Tuesday, December 16, 2008

MBA - Useful or Useless?

The November issue of Insite, the Aged Care industry newspaper has a feature on management. On its front cover it asks the question whether an MBA is purposeful or pointless for executives in the aged care sector?

I would like to take a slightly broader perspective than the aged care sector. Let me state first up that I dont have an MBA or even an undergraduate degree. While I have studied a variety of University level diplomas and courses, I have tended to get my education from the University of Hard Knocks. There are many, especially amongst those that have invested in higher degree level education, who would view my comment as being cynical. They would be wrong. I am totally in favour of continuous learning. The process of learning is more important than the channel used to learn.

More importantly, I believe than the actual qualification, is the reason why one believes the qualification is necessary. The often quoted outcome of MBA level education is that it teaches people critical analysis skills. Maybe. My question would be this. Does it teach people how to apply those skills in the real world of constantly changing environments and pressure to perform? Looking around the world at present and seeing the impact of the economic crisis and prior to that the meltdown of the dot-com era, I get a sense that those with the education somewhat lacked the ability to apply their learnings in a practical manner.

Some have a tendency to believe the qualification actually qualifies them to perform a certain role. Nothing could be further from the truth. Interestingly enough, research worldwide suggests the majority of current CEO's tend not to have post graduate level education. They got where they are by experiential learning and applying common sense. In future that balance will change, I believe, increasingly more CEO's will have higher tertiary education. This will not be because they need it to do the job, it will be a result of increasing numbers of people completing post graduate university degrees.

For those that enjoy the structured learning of University, and I did, then completing post graduate education may well be a good option, though a reasonably expensive one. The cost has to be recovered at some point and the question has to be asked whether the benefit is equal to or greater than the cost? In my case I have always been busy getting on with the job to find the time to learn how to get on with the job. I have also made a lot of mistakes and I am sure many of those would not have been made, or the impact may have been less, had I spent more time with colleagues in a more formal learning environment. Equally I could have made less mistakes had I spent more time seeking guidance from mentors already in my fields of endeavour.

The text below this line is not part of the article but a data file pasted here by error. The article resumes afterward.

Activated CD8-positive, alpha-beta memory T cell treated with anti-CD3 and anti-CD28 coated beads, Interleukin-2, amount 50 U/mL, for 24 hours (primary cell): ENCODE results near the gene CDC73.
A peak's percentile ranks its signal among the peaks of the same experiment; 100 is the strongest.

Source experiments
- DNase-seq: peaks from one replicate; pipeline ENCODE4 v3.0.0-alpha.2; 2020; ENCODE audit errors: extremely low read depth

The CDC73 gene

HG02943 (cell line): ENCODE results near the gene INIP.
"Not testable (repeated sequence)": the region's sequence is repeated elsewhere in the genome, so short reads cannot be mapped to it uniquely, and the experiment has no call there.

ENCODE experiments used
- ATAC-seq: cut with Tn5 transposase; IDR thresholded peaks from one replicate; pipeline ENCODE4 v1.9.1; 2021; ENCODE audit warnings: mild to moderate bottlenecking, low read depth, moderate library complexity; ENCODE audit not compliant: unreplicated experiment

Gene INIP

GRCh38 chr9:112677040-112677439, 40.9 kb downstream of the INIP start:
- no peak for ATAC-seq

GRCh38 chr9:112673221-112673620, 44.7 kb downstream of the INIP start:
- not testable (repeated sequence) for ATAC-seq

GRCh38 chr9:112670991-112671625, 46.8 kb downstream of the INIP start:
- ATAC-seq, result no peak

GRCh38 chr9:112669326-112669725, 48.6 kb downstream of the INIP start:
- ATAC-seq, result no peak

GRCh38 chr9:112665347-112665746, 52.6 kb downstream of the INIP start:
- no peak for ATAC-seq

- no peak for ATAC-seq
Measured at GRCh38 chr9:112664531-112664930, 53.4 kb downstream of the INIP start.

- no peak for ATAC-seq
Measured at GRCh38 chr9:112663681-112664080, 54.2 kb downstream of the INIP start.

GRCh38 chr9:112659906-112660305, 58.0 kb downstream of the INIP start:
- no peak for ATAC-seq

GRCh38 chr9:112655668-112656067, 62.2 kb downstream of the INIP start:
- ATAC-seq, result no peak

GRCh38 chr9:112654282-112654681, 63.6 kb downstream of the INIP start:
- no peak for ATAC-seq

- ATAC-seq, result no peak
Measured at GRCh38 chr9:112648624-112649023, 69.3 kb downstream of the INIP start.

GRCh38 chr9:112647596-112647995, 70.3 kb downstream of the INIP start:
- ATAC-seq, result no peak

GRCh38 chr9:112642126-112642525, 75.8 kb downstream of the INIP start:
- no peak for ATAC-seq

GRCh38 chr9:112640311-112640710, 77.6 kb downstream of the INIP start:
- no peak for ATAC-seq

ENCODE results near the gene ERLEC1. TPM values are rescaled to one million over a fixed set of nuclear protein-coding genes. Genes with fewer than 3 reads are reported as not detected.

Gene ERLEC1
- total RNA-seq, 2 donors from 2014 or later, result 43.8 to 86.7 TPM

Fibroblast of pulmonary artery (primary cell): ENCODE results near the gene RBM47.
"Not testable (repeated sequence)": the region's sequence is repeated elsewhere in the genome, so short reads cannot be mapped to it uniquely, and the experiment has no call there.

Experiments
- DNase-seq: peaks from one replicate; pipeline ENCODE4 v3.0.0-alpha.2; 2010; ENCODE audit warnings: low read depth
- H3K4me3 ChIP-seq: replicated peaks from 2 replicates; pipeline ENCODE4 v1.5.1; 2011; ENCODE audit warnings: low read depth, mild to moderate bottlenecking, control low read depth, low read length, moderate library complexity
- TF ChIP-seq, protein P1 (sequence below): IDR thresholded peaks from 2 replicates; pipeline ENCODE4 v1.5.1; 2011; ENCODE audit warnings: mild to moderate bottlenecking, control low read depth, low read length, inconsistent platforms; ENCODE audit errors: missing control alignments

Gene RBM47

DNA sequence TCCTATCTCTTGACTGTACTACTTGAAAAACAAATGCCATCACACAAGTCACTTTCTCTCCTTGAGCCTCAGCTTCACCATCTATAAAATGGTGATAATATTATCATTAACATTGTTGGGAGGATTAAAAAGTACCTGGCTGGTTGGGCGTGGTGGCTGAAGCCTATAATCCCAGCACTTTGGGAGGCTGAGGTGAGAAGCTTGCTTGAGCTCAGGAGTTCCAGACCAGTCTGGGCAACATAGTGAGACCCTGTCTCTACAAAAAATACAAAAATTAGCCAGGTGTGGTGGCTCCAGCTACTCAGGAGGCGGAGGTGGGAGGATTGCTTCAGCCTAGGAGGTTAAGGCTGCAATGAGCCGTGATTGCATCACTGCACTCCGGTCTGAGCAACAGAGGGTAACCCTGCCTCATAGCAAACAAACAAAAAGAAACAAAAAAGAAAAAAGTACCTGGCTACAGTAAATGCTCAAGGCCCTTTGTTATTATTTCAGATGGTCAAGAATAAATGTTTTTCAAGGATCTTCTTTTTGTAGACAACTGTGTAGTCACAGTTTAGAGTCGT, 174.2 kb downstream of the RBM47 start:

This serves to illustrate there are many different ways to gain an understanding of issues - and that is what higher education provides, a broad understanding. It also opens your mind to different perspectives.

Just this morning, one of the people I follow on Twitter posted an item about free university education.

This intrigued me so I took the time to look through some of the offerings. I looked at the course material for a program on advanced strategic planning. Read it, enjoyed and decided it didnt add a lot to my current level of understanding, gained from 35 years of practical experience.

This is not a rejection, or a criticism of the course or its producers. For someone else, without my practical experience, such courses offer a cost effective means of learning at a higher level. For those that might be considering this option, I will offer this insight. While attending University in the past I have found many of the lectures only so-so. Where I have gained the most is from interaction with individual lecturers and with other students. While face to face interaction is preferable you can replicate this interaction online.

Would I hire someone with an MBA level degree over someone with experience and able to demonstrate understanding and the ability to achieve? Probably not. Would I hire someone with practical experience and and MBA over someone with just practical experience? Probably so. Would I use degree level education to filter out applicants for a position? Never. When I help clients hire, I am looking emotional competencies and a demonstration of continuous learning. We can develop all the other competencies over time.

Let The Journey Continue
John Coxon
Taking You From Frontline Manager to CEO
Email john@johncoxon.com.au
Skype: john_coxon
Blog: http://healthsector.blogspot.com
Blog: http://nfp-management.blogspot.com
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